|
|

Hawaii Apprenticeship Training: What you need to know

An apprenticeship program combines classroom instruction or education with on-the-job training under the close supervision of a skilled and experienced journeyworker in a craft, trade, or profession. Hawaii's voluntary apprenticeship program is governed by the state Department of Labor and Industrial Relations. The Department approves or rejects applications from employers or employer organizations, and appoints an advisory Apprenticeship Council, which is composed of representatives from employer and employee organizations and the general public, and local joint apprenticeship committees, made up of equal numbers of employers and employee representatives.
For a Limited Time receive a FREE HR Report on the "Critical HR Recordkeeping”.  This exclusive special report covers hiring records, employment relationships, termination records, litigation issues, electronic information issues, tips for better recordkeeping, and a list of legal requirements.  Download Now
The Apprenticeship Council establishes and enforces standards for apprenticeship programs for wages, maximum hours, working conditions, equal opportunities, and selection (HI Rev. Stat. Sec. 372-1 et seq.).
An apprenticeable occupation is one that:
• Is customarily learned in a practical way through a structured program of on-the-job training
• Is clearly identified and commonly recognized throughout an industry
• Involves manual, mechanical, or technical skills and knowledge requiring no less than 12 months or 2,000 hours of continuous employment
• Requires related instruction to supplement the on-the-job training (HI Admin. Rule Sec. 12-30-5)
Age. An apprentice must be at least 16 years old (HI Rev. Stat. Sec. 372-3).
Qualifications. Each employer must require certain educational and other minimum qualifications for entrance into an apprenticeship.
Agreement. Each employer (or employer association) conducting an apprenticeship program must sign a written apprenticeship agreement with each ...

>> Read more about Apprenticeship Training

More on this topic:

State Requirements

National | Alabama | Alaska | Arizona | Arkansas | California | Colorado | Connecticut | Delaware | District of Columbia | Florida | Georgia | Hawaii | Idaho | Illinois | Indiana | Iowa | Kansas | Kentucky | Louisiana | Maine | Maryland | Massachusetts | Michigan | Minnesota | Mississippi | Missouri | Montana | Nebraska | Nevada | New Hampshire | New Jersey | New Mexico | New York | North Carolina | North Dakota | Ohio | Oklahoma | Oregon | Pennsylvania | Rhode Island | South Carolina | South Dakota | Tennessee | Texas | Utah | Vermont | Virginia | Washington | West Virginia | Wisconsin | Wyoming |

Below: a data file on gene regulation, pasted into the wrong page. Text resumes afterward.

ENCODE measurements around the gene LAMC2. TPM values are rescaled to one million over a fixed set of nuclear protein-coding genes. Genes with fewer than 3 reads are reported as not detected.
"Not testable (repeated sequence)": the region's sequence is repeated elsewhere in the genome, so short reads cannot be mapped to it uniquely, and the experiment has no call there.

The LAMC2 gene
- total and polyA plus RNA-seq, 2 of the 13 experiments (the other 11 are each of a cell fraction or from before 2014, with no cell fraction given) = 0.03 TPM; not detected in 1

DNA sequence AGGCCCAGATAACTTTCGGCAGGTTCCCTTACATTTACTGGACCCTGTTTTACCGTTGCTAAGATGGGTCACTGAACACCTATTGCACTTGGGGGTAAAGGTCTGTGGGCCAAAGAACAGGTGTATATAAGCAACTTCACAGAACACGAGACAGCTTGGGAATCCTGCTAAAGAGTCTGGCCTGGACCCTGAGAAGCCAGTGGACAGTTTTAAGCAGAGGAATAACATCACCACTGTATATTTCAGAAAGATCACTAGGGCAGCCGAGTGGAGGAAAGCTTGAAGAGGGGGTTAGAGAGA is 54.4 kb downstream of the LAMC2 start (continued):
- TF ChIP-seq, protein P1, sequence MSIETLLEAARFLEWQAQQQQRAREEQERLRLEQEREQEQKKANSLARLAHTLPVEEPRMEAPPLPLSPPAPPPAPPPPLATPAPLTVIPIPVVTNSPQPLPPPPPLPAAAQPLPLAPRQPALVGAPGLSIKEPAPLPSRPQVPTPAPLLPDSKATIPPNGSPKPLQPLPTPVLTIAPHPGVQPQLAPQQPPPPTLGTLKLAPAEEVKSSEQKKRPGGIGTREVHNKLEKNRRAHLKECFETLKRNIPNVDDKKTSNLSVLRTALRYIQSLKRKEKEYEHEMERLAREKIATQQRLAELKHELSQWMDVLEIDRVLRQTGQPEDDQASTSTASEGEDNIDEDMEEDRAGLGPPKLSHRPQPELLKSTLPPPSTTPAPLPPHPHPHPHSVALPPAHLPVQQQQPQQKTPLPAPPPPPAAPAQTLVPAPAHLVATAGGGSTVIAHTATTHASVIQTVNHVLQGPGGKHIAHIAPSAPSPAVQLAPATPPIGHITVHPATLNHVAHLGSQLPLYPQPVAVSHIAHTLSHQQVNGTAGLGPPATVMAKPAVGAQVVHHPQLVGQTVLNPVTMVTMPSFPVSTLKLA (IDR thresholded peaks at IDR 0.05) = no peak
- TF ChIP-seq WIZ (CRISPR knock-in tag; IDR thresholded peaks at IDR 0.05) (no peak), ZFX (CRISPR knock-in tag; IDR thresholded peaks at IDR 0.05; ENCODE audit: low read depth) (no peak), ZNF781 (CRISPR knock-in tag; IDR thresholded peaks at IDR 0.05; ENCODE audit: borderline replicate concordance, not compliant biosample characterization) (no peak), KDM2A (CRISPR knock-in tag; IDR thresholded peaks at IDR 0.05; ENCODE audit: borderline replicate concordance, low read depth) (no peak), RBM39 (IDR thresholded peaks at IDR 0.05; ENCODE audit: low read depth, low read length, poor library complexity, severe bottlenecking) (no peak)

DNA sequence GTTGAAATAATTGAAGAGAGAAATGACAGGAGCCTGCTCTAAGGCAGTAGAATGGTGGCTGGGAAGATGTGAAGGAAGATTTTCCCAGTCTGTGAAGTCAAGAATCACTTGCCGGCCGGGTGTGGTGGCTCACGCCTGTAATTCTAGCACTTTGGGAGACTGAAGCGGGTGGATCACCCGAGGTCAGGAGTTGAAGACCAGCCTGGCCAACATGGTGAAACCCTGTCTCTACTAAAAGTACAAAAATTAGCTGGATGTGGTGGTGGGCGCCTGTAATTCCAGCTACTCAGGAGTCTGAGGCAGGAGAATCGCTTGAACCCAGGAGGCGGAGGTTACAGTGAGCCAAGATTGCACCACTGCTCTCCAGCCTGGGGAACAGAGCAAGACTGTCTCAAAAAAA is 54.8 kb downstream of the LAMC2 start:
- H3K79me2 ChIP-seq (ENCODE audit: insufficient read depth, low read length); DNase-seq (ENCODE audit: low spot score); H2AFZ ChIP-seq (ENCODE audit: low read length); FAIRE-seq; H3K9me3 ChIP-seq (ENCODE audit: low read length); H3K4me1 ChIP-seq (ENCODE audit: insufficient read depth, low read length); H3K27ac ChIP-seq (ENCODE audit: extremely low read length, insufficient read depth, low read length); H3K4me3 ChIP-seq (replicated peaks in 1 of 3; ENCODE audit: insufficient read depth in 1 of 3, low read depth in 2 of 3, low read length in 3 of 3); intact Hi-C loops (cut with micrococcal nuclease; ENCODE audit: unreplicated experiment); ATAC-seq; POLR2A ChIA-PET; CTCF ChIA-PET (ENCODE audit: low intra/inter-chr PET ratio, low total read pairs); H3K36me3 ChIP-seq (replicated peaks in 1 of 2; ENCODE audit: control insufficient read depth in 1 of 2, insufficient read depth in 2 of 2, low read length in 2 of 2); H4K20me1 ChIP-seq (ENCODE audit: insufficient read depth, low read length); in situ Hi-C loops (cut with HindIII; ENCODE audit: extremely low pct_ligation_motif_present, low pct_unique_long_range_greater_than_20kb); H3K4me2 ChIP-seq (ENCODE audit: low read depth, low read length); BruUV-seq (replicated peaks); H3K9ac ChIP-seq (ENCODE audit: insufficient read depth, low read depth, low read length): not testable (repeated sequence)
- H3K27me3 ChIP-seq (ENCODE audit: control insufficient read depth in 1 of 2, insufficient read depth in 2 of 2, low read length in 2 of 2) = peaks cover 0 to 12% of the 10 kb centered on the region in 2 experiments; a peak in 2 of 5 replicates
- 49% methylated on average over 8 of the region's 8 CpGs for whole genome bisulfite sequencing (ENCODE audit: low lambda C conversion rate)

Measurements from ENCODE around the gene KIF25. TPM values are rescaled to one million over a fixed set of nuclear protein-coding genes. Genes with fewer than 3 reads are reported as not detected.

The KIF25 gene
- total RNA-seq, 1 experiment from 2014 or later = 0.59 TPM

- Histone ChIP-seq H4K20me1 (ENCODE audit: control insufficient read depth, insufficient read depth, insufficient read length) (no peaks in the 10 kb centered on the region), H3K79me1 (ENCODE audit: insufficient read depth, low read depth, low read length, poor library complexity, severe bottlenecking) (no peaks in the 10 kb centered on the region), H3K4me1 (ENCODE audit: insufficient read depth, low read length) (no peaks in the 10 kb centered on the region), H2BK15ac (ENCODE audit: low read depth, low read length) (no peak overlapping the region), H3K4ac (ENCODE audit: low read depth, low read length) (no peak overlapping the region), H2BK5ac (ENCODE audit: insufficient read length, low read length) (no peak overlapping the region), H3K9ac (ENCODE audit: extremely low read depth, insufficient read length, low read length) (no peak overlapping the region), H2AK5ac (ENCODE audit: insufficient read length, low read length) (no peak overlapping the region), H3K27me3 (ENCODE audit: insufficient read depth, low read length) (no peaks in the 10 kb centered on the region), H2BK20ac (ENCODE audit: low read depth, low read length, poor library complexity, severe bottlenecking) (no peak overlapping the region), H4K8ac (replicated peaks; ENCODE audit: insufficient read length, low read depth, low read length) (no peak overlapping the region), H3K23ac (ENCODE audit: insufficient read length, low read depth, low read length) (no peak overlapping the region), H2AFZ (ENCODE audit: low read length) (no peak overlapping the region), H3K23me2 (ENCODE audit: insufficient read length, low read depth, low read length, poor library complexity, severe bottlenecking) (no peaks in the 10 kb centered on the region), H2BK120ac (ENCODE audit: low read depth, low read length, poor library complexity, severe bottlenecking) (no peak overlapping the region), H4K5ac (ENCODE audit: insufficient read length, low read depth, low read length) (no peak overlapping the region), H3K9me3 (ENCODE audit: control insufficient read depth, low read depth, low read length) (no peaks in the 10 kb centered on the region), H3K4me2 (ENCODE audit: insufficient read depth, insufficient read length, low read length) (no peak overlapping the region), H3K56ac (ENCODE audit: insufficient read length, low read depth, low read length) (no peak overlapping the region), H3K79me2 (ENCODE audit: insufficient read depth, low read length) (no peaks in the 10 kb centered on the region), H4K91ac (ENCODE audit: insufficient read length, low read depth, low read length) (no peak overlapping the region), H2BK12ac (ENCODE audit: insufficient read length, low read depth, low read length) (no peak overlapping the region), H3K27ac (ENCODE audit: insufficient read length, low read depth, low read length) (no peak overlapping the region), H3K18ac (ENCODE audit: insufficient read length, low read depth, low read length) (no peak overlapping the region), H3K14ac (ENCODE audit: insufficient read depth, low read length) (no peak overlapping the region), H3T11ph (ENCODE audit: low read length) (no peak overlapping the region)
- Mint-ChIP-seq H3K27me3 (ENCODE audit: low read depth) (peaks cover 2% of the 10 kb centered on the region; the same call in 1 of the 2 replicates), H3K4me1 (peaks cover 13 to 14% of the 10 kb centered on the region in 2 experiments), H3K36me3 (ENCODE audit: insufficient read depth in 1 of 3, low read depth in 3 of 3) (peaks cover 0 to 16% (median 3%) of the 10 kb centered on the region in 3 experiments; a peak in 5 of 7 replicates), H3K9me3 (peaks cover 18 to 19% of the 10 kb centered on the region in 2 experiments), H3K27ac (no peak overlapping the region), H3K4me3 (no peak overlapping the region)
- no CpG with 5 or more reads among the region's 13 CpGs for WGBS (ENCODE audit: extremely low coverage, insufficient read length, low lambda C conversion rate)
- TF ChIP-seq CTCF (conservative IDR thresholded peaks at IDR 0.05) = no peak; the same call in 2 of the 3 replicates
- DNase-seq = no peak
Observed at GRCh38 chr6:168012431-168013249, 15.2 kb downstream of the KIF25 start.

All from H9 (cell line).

Hawaii Apprenticeship Training Resources

TypeTitle
Policies Trainee Status (Standard)

Apprenticeship Training Products

Interns and Seasonal Help Webinar - May 7
BLR Webinar: "Interns and Seasonal Help: Making the Grade with Your FLSA Compliance Obligations""
Interns and Seasonal Help Webinar Recording
BLR Webinar: "Interns and Seasonal Help: Making the Grade with Your FLSA Compliance Obligations""
Interns and Seasonal Help Webinar and Recording - May 7
BLR Webinar: "Interns and Seasonal Help: Making the Grade with Your FLSA Compliance Obligations""
Free Special Reports
Get Your FREE HR Management Special Report. Download Any One Of These FREE Special Reports, Instantly!
Featured Special Report
Claim Your Free Copy of Critical HR Recordkeeping

Record retention is complex and time consuming. However, in addition to complying with various federal and state laws, keeping good, well-organized records can be very helpful in documenting and supporting an organization’s employment actions.
Download Now!


This special report will discuss how you can ensure your records are in good order, and establish a record-retention policy.

Topics covered:
1. Hiring Records
2. Employment Relationships
3. Termination Records
4. Litigation Issues
5. Electronic Information Issues
6. Tips for Better Recordkeeping
7. A List of Legal Requirements

Make sure you have the information you need to know to keep your records in order.